In 1678 Lord William Russell, a confirmed opponent of Catholicism, made a speech in parliament asking King Charles II to remove his brother James from the succession. He was unsuccessful and the fallout led, ultimately, to the so-called Rye House plot.
The intention was to assassinate both Charles and James and restore a Protestant monarchy. The Stuarts were to be killed on 1 April 1683 on their way back to London from Newmarket Races. But the races were postponed after a fire and the conspirators were betrayed. Most of them fled to Holland but Russell stood his ground and was charged with treason. Charged with him was Lord Essex, who cut his throat while they were in the Tower.
By the standards of the times Russell received a fair trial. He was not allowed counsel but, leading for the prosecution, George Jeffreys – later the infamous judge – was not his usual bullying self and reminded the jury that no innocent man should have his life taken away. Russell argued that at worst he was guilty of misprision of treason, which was no longer a capital offence.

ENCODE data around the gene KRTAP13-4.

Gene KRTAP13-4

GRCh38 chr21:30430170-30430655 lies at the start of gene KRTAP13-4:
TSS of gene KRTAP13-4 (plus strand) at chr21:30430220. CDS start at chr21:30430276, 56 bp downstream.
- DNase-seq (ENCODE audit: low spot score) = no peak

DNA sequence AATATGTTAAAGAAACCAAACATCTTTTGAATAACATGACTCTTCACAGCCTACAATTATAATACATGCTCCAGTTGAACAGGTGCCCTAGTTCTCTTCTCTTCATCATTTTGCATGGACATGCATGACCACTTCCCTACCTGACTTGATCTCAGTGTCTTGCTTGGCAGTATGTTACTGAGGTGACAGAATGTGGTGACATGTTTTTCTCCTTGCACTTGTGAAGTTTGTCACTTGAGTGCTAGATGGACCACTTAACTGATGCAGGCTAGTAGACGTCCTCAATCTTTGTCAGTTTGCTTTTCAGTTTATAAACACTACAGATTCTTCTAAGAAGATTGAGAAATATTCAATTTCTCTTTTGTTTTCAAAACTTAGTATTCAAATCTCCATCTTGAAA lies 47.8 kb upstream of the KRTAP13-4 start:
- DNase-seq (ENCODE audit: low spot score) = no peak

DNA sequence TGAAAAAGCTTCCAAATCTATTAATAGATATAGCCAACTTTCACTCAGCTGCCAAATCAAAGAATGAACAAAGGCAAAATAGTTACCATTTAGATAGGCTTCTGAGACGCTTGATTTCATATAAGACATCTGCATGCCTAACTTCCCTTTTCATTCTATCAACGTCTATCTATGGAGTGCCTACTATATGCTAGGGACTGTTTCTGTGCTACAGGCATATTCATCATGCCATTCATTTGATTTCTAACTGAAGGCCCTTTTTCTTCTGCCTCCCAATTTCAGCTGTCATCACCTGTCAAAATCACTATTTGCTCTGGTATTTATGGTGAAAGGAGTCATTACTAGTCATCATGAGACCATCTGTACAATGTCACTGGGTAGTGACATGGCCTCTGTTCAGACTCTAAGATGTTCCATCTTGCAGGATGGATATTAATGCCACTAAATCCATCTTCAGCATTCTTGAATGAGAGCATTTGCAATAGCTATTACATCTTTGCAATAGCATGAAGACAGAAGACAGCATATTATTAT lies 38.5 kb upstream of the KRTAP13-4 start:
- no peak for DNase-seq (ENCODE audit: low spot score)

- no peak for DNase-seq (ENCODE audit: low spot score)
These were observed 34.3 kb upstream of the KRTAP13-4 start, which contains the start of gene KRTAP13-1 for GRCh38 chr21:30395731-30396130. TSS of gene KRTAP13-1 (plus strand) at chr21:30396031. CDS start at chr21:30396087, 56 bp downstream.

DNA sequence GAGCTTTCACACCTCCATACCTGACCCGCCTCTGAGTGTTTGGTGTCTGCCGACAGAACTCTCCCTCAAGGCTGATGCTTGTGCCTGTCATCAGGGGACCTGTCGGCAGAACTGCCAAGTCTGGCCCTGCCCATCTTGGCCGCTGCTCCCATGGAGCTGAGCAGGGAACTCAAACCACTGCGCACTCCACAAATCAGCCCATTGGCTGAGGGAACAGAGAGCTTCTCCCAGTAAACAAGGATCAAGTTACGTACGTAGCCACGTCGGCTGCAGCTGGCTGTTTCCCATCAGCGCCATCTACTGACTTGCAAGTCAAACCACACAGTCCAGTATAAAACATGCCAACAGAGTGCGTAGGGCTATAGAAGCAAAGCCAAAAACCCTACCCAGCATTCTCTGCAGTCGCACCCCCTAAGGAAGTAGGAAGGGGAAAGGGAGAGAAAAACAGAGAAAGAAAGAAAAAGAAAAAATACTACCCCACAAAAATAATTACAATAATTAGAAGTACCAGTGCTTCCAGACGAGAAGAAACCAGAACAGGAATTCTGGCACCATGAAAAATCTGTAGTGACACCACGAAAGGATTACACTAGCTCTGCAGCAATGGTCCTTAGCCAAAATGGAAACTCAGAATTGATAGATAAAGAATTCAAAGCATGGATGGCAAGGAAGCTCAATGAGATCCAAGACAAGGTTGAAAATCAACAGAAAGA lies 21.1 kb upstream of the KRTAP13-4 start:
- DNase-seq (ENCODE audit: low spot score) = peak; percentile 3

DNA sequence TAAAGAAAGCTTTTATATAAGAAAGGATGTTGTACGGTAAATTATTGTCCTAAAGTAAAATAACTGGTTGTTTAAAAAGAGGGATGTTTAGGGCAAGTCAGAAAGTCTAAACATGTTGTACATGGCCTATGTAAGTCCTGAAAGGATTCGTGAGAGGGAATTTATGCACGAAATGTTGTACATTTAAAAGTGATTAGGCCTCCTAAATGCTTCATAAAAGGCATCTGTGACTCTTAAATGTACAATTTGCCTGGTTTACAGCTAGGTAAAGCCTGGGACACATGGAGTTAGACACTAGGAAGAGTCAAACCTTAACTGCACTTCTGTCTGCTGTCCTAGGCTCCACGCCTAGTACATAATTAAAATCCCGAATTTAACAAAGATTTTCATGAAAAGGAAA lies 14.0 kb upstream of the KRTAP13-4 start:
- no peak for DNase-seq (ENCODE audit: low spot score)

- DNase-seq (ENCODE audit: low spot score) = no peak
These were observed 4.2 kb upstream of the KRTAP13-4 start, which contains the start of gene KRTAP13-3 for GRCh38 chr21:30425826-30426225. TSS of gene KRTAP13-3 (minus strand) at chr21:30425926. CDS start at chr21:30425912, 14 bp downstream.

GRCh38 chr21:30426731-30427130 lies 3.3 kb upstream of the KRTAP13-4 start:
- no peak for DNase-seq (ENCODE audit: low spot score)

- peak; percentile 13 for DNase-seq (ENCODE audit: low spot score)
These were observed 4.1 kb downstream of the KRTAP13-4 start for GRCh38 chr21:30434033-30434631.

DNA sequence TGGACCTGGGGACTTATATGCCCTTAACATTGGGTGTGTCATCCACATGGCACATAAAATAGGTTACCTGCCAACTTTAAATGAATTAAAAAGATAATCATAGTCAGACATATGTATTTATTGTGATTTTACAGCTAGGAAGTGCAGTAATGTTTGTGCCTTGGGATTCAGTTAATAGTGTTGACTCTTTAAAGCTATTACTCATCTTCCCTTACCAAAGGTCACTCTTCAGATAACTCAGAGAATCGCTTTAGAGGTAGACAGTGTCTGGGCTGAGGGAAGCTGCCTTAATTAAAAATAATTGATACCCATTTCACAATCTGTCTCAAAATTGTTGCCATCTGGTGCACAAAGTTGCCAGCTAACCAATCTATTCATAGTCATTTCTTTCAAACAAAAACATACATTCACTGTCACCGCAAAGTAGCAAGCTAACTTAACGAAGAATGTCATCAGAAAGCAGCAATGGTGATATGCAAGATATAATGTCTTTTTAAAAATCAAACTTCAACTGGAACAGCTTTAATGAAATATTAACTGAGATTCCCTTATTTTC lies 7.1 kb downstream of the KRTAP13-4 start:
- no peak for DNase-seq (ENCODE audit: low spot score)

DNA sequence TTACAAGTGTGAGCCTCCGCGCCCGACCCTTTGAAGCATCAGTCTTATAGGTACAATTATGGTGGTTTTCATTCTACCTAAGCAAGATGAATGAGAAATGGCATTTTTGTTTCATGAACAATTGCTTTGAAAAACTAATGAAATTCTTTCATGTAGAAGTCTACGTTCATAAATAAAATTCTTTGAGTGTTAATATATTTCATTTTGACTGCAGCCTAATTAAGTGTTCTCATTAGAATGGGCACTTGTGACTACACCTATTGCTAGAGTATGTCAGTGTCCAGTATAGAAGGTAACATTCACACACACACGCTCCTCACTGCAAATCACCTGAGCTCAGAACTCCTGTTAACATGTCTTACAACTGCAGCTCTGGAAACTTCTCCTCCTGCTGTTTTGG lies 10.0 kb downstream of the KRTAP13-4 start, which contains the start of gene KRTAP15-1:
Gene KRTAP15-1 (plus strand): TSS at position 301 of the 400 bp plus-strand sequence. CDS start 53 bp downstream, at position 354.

Lord chief justice Francis Pemberton summed up for an acquittal, earning him the sack from the King.
Pleas for mercy were ignored and on 21 July 1683 in Lincoln’s Inn Fields the executioner Jack Ketch made such a poor job of his work that four axe blows were required before the head was separated from the body. After the first stroke Russell looked up and said, ‘You dog, did I give you 10 guineas to use me so inhumanely?’
Russell was later pardoned and there is a commemorative plaque in the rotunda in Lincoln’s Inn Fields.
James Morton is a writer and former criminal defence solicitor